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Breaking down the vote

Wed., Nov. 9, 2011

Local contested races

Postion Candidates Issues Outcome
Spokane Mayor Mary Verner (i)

David Condon

After Verner won convincingly in the primary, Condon focused on three issues: police accountability, water rates and elimination of property crime detectives. Condon staged a surprise comeback, capturing 20,599 votes to Verner’s 18,784 in early returns.
Spokane City Council President Dennis Hession

Ben Stuckart

Stuckart presented himself as a fresh, energetic voice while Hession campaigned as a steady, experienced leader. Stuckart had 20,046 votes to Hession’s 17,538 votes.
Spokane City Council

District 1

Mike Fagan

Donna McKereghan

Both longtime community activists promised to balance the budget, while Fagan targeted job creation and McKereghan, open government. Fagan led McKereghan 4,529 votes to 4,162 votes.
Spokane City Council

District 2

Richard Rush (i)

Mike Allen

Allen and Rush served two years on the City Council together. Allen criticized Rush’s proposals on utility rates and other fee increases. With Allen leading by only 250 votes, Rush declined to concede.
Spokane City Council

District 3

Joy Jones

Steve Salvatori

Salvatori, a longtime businessman, focused on jobs. Jones, a newcomer to politics, said other issues, like policing, needed attention, too. Salvatori, with 7,364 votes, defeated Jones, who had 6,116.
Spokane School Board

Position 5

Deana Brower

Sally Fullmer

Fullmer appealed to conservative voters with her vow to be a watchdog of the administration. Brower was supported by several former and current education interests. Brower appeared to have defeated Fullmer, 19,165 votes to 17,775 votes.
State Senate, Legislative

District 4 (Spokane Valley)

Jeff Baxter (i), R

Mike Padden, R

Baxter, a longtime Valley businessman, was appointed to the seat left open by Bob McCaslin’s retirement. Padden, a former legislator and judge, filed for the election after being blocked in appointment process. Padden had 13,469 votes to Baxter’s 10,766.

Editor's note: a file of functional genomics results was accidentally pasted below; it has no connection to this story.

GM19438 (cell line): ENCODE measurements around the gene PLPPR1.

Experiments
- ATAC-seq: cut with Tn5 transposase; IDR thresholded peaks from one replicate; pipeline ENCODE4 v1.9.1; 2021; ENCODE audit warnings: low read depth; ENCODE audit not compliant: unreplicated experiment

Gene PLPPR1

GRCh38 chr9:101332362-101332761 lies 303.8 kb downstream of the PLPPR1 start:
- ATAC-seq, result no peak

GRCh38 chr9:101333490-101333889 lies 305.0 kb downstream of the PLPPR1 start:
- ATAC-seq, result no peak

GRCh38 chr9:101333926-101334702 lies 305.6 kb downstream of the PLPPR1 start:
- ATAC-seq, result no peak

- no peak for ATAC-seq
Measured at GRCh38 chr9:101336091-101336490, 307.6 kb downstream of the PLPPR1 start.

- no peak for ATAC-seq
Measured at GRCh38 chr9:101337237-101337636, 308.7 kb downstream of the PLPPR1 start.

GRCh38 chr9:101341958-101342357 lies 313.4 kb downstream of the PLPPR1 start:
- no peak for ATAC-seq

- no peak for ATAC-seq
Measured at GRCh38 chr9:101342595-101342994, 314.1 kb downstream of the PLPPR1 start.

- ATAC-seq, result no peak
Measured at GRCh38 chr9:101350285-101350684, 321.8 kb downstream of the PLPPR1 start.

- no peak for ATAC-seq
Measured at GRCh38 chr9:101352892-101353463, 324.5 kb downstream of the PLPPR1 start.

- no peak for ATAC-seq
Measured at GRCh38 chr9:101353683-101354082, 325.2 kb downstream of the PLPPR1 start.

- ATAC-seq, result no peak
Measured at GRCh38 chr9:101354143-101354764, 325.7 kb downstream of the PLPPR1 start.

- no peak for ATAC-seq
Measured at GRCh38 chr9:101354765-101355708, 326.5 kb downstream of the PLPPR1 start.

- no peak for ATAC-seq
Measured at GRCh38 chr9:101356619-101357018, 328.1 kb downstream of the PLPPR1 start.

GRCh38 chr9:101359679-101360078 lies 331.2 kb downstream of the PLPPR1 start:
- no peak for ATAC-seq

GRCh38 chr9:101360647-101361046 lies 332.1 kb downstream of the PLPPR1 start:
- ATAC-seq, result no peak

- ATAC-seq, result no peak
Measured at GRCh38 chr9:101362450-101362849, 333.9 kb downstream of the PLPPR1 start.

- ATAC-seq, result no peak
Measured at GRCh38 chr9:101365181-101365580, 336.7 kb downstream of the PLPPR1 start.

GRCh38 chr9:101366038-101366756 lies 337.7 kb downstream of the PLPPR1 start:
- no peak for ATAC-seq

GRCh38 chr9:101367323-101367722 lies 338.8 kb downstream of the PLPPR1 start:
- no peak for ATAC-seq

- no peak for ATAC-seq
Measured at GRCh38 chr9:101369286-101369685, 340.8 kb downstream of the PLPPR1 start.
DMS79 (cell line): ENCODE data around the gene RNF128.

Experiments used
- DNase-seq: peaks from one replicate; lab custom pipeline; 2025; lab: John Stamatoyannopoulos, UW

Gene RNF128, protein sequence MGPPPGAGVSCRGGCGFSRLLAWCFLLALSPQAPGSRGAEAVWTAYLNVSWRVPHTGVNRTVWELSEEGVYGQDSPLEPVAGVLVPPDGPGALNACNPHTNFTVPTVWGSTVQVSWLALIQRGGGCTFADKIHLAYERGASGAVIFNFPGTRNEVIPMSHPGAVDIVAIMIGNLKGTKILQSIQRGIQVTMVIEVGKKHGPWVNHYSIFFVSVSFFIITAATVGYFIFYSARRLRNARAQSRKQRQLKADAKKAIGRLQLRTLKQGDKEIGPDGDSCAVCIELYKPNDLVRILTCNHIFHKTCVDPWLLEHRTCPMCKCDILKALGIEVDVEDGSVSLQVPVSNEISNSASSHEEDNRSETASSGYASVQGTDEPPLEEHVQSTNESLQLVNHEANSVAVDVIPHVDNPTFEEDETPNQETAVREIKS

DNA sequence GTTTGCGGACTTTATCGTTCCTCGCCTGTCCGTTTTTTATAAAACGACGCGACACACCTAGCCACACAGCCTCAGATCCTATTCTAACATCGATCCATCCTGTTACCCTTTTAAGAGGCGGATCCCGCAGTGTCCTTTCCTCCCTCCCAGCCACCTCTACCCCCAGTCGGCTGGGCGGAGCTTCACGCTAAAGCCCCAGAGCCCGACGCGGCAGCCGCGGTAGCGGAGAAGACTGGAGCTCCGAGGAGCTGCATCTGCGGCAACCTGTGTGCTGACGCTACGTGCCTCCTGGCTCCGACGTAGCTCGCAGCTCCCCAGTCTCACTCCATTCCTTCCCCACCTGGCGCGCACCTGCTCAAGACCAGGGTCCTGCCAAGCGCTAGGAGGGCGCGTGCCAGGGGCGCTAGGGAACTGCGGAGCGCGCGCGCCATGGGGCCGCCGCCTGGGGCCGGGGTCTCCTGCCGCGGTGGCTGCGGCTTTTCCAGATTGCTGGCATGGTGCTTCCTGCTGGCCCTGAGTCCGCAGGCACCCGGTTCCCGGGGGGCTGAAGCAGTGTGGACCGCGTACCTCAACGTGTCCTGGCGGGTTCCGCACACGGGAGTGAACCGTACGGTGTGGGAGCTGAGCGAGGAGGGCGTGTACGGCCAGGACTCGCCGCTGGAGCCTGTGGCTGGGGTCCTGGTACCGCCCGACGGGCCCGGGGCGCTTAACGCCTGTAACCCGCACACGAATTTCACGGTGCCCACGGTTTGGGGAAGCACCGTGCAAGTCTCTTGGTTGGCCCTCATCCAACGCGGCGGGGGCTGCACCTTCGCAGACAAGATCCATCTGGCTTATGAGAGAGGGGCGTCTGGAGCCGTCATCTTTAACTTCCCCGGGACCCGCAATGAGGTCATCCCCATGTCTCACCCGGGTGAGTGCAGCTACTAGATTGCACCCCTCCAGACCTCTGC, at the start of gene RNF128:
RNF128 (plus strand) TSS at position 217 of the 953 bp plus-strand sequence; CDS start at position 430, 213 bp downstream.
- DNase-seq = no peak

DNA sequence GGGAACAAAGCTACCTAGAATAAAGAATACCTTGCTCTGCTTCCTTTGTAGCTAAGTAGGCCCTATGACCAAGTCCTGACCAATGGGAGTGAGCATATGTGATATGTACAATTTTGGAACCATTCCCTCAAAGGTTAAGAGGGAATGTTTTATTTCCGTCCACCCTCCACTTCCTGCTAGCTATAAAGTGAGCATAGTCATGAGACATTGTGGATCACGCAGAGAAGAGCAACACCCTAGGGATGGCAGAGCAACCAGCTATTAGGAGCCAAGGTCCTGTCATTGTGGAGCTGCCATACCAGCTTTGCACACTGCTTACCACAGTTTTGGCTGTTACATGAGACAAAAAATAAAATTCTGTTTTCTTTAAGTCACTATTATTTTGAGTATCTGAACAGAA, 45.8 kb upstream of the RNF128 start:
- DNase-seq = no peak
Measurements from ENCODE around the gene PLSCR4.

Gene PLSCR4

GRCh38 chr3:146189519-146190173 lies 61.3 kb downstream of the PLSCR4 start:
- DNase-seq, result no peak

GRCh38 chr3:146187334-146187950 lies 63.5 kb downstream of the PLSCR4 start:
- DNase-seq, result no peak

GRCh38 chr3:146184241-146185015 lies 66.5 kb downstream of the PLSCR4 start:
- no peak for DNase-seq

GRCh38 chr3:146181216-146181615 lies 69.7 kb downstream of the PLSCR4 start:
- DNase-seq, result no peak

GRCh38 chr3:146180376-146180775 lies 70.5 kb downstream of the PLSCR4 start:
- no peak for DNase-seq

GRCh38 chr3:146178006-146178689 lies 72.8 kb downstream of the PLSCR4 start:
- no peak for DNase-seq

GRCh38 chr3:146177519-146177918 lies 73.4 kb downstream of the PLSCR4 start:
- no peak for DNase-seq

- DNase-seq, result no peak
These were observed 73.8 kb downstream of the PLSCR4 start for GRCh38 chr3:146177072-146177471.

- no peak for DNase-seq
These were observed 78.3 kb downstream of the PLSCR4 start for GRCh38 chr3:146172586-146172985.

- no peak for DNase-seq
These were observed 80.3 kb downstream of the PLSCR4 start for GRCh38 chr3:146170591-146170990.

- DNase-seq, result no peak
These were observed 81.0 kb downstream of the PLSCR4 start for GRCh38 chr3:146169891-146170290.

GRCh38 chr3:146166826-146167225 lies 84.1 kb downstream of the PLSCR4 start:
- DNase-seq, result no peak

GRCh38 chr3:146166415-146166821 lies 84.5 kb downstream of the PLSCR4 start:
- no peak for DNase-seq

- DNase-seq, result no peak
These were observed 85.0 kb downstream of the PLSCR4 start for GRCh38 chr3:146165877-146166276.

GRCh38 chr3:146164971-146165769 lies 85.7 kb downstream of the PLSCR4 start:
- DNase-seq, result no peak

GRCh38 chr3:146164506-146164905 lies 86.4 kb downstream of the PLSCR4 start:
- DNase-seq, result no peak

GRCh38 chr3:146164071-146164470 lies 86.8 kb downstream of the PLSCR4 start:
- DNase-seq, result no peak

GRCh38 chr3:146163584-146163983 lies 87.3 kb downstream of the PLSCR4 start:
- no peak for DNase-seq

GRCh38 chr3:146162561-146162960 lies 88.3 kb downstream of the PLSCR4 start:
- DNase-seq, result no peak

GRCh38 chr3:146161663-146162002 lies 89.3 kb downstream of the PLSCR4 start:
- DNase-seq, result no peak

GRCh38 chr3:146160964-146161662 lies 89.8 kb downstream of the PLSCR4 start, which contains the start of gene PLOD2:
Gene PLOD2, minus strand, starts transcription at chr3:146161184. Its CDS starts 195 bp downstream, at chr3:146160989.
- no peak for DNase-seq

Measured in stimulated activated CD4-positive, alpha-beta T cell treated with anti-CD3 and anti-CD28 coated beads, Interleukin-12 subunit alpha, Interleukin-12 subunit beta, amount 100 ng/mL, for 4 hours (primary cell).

Spokane Valley

City Council Position 2

Dean Grafos (i)

John Carroll

Grafos emphasizes his role in reducing city spending, while Carroll says the city council has failed to plan for future needs. Grafos appeared to be the winner with 8,101 votes to 6,328 votes for Carroll.
Spokane Valley

City Council Position 3

Arne Woodard (i)

Dee Dee Loberg

Woodard, who was appointed to the council this year, favors minimalist zoning. Loberg disagrees and has said she wants to represent a demographic not currently on the council. Woodard led with 7,342 to Loberg’s 6,722 votes.
Spokane Valley

City Council Position 5

Chuck Hafner (i)

Orvella Kendall

Hafner, who was also appointed to the council this year, is unopposed on the ballot. Kendall announced her write-in campaign late. Hafner won easily with 11,583 votes, compared with 554 write-in votes.
Spokane Valley

City Council Position 6

Ben Wick

Marilyn Cline

The race pits Wick, who emphasizes the city’s need for a plan for the future, against Positive Change-endorsed candidate Cline, who has been focusing on public safety. The race appeared too close to call with Wick’s 7,098 votes to Cline’s 7,078 votes.
Liberty Lake Mayor Josh Beckett

Steve Peterson

The campaign featured a political comeback for Peterson and Beckett’s attempt to move up from the council. Voters give Peterson the nod, with 1,134 ballots to Beckett’s 392.
Liberty Lake City Council Keith Kopelson

Shane Brickner

Both candidates promised to serve as careful stewards of the city’s treasury. Brickner appeared to capture the contest, 644 votes to 559.


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